diff --git a/security/selinux/hooks.c b/security/selinux/hooks.c
index 00ad46e166f6..04b8e1082c9a 100644
--- a/security/selinux/hooks.c
+++ b/security/selinux/hooks.c
@@ -2318,6 +2318,7 @@ static int check_nnp_nosuid(const struct linux_binprm *bprm,
 	int nnp = (bprm->unsafe & LSM_UNSAFE_NO_NEW_PRIVS);
 	int nosuid = !mnt_may_suid(bprm->file->f_path.mnt);
 	int rc;
+	u32 av;
 
 	if (!nnp && !nosuid)
 		return 0; /* neither NNP nor nosuid */
@@ -2326,24 +2327,40 @@ static int check_nnp_nosuid(const struct linux_binprm *bprm,
 		return 0; /* No change in credentials */
 
 	/*
-	 * The only transitions we permit under NNP or nosuid
-	 * are transitions to bounded SIDs, i.e. SIDs that are
-	 * guaranteed to only be allowed a subset of the permissions
-	 * of the current SID.
+	 * If the policy enables the nnp_nosuid_transition policy capability,
+	 * then we permit transitions under NNP or nosuid if the
+	 * policy allows the corresponding permission between
+	 * the old and new contexts.
 	 */
-	rc = security_bounded_transition(old_tsec->sid, new_tsec->sid);
-	if (rc) {
-		/*
-		 * On failure, preserve the errno values for NNP vs nosuid.
-		 * NNP:  Operation not permitted for caller.
-		 * nosuid:  Permission denied to file.
-		 */
+	if (selinux_policycap_nnp_nosuid_transition) {
+		av = 0;
 		if (nnp)
-			return -EPERM;
-		else
-			return -EACCES;
+			av |= PROCESS2__NNP_TRANSITION;
+		if (nosuid)
+			av |= PROCESS2__NOSUID_TRANSITION;
+		rc = avc_has_perm(old_tsec->sid, new_tsec->sid,
+				  SECCLASS_PROCESS2, av, NULL);
+		if (!rc)
+			return 0;
 	}
-	return 0;
+
+	/*
+	 * We also permit NNP or nosuid transitions to bounded SIDs,
+	 * i.e. SIDs that are guaranteed to only be allowed a subset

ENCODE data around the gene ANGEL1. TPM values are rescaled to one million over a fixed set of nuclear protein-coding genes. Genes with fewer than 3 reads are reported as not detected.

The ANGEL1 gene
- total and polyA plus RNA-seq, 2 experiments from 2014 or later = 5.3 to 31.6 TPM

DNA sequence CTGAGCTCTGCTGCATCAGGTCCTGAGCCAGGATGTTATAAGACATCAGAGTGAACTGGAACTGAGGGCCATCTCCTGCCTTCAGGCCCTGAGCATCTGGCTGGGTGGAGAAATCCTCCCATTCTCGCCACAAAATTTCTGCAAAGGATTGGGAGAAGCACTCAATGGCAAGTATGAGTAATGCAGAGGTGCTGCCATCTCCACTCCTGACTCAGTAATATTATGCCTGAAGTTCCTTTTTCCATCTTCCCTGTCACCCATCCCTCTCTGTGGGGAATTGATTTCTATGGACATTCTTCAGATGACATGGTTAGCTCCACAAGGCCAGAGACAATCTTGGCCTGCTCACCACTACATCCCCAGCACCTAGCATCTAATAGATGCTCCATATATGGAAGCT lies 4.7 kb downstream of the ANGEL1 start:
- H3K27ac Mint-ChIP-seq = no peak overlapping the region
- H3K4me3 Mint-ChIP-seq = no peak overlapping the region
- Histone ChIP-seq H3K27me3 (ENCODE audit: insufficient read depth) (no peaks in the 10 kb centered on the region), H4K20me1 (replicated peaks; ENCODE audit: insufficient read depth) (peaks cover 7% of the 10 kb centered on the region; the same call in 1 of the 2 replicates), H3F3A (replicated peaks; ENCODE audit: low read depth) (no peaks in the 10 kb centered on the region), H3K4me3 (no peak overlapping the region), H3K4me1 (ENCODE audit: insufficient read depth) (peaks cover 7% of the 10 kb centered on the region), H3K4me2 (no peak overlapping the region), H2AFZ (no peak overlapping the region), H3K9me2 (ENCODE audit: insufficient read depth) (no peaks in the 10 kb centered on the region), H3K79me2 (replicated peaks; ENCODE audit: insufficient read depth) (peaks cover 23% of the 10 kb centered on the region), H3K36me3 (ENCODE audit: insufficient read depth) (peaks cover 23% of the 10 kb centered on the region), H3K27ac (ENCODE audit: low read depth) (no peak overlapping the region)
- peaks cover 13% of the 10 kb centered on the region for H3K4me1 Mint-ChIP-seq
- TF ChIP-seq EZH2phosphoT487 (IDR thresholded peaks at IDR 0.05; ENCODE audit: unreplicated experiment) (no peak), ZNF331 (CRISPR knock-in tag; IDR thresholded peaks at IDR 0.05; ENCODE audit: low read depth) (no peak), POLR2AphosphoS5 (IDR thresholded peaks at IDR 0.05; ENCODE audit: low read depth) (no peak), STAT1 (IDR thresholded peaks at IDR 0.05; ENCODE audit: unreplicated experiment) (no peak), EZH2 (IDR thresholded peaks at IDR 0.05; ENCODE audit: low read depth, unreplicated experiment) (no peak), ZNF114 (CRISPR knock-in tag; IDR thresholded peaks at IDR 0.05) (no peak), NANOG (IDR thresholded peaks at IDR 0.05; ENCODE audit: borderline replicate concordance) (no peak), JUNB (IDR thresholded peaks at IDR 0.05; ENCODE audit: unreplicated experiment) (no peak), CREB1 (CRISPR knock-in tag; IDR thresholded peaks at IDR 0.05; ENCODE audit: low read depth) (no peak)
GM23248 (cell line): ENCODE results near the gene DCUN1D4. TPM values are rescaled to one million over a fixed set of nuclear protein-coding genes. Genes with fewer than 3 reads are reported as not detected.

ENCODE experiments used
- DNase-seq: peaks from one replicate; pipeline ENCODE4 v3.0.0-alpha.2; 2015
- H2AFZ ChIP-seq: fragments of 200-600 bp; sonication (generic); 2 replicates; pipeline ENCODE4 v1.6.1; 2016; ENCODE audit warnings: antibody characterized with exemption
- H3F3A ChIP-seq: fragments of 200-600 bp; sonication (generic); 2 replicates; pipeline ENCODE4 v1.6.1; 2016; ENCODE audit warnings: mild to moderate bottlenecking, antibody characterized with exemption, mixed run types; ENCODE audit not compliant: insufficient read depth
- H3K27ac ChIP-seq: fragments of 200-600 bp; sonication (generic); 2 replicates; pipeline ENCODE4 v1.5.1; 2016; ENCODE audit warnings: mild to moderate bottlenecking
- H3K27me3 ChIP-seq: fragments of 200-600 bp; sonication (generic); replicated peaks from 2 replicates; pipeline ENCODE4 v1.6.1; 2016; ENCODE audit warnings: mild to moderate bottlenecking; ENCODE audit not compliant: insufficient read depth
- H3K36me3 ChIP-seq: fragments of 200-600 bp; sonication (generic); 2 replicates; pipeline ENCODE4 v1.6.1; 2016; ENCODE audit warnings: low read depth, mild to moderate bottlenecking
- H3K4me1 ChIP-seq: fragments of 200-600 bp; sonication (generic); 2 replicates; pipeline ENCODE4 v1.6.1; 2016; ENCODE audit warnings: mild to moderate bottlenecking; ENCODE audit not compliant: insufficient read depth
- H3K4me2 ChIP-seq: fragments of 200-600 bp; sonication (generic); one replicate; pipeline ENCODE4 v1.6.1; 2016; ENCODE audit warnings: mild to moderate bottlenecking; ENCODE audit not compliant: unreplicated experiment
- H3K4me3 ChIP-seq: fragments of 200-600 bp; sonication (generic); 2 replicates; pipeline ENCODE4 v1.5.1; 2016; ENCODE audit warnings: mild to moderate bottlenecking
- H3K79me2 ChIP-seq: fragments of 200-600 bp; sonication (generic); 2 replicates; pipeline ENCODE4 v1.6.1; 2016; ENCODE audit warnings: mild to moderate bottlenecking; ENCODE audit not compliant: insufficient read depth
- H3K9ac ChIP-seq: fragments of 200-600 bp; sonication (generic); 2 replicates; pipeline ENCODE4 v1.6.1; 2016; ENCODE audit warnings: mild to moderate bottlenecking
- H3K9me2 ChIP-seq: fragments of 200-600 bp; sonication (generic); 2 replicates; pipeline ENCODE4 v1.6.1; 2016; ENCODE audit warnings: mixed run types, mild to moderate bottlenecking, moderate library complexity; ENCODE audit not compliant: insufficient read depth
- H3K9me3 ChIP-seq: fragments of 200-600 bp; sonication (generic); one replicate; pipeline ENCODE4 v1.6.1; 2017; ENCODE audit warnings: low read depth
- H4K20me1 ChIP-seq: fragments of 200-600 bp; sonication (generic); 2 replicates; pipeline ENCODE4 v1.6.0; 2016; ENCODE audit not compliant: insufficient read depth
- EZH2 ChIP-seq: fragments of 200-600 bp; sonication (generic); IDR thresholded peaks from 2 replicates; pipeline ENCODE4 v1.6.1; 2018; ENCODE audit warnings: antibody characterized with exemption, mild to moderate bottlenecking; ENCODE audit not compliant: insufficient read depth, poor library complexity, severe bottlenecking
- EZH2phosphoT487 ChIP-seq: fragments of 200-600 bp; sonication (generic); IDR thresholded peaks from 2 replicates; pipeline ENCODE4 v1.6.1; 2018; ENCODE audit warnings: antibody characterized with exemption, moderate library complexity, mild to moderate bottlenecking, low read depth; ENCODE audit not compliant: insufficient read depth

+	 * of the permissions of the current SID.
+	 */
+	rc = security_bounded_transition(old_tsec->sid, new_tsec->sid);
+	if (!rc)
+		return 0;
+
+	/*
+	 * On failure, preserve the errno values for NNP vs nosuid.
+	 * NNP:  Operation not permitted for caller.
+	 * nosuid:  Permission denied to file.
+	 */
+	if (nnp)
+		return -EPERM;
+	return -EACCES;
 }
 
 static int selinux_bprm_set_creds(struct linux_binprm *bprm)
diff --git a/security/selinux/include/classmap.h b/security/selinux/include/classmap.h
index b9fe3434b036..35ffb29a69cb 100644
--- a/security/selinux/include/classmap.h
+++ b/security/selinux/include/classmap.h
@@ -48,6 +48,8 @@ struct security_class_mapping secclass_map[] = {
 	    "setrlimit", "rlimitinh", "dyntransition", "setcurrent",
 	    "execmem", "execstack", "execheap", "setkeycreate",
 	    "setsockcreate", "getrlimit", NULL } },
+	{ "process2",
+	  { "nnp_transition", "nosuid_transition", NULL } },
 	{ "system",
 	  { "ipc_info", "syslog_read", "syslog_mod",
 	    "syslog_console", "module_request", "module_load", NULL } },
diff --git a/security/selinux/include/security.h b/security/selinux/include/security.h
index e91f08c16c0b..3e323179159a 100644
--- a/security/selinux/include/security.h
+++ b/security/selinux/include/security.h
@@ -73,6 +73,7 @@ enum {
 	POLICYDB_CAPABILITY_EXTSOCKCLASS,
 	POLICYDB_CAPABILITY_ALWAYSNETWORK,
 	POLICYDB_CAPABILITY_CGROUPSECLABEL,
+	POLICYDB_CAPABILITY_NNP_NOSUID_TRANSITION,
 	__POLICYDB_CAPABILITY_MAX
 };
 #define POLICYDB_CAPABILITY_MAX (__POLICYDB_CAPABILITY_MAX - 1)
@@ -84,6 +85,7 @@ extern int selinux_policycap_openperm;
 extern int selinux_policycap_extsockclass;
 extern int selinux_policycap_alwaysnetwork;
 extern int selinux_policycap_cgroupseclabel;
+extern int selinux_policycap_nnp_nosuid_transition;
 
 /*
  * type_datum properties
diff --git a/security/selinux/ss/services.c b/security/selinux/ss/services.c
index 2f02fa67ec2e..16c55de21b9f 100644
--- a/security/selinux/ss/services.c
+++ b/security/selinux/ss/services.c
@@ -76,7 +76,8 @@ char *selinux_policycap_names[__POLICYDB_CAPABILITY_MAX] = {
 	"open_perms",
 	"extended_socket_class",
 	"always_check_network",
-	"cgroup_seclabel"
+	"cgroup_seclabel",
+	"nnp_nosuid_transition"
 };
 
 int selinux_policycap_netpeer;
@@ -84,6 +85,7 @@ int selinux_policycap_openperm;
 int selinux_policycap_extsockclass;
 int selinux_policycap_alwaysnetwork;
 int selinux_policycap_cgroupseclabel;
+int selinux_policycap_nnp_nosuid_transition;
 
 static DEFINE_RWLOCK(policy_rwlock);
 
@@ -2009,6 +2011,9 @@ static void security_load_policycaps(void)
 	selinux_policycap_cgroupseclabel =
 		ebitmap_get_bit(&policydb.policycaps,
 				POLICYDB_CAPABILITY_CGROUPSECLABEL);
+	selinux_policycap_nnp_nosuid_transition =
+		ebitmap_get_bit(&policydb.policycaps,
+				POLICYDB_CAPABILITY_NNP_NOSUID_TRANSITION);
 
 	for (i = 0; i < ARRAY_SIZE(selinux_policycap_names); i++)
 		pr_info("SELinux:  policy capability %s=%d\n",
-- 
2.14.3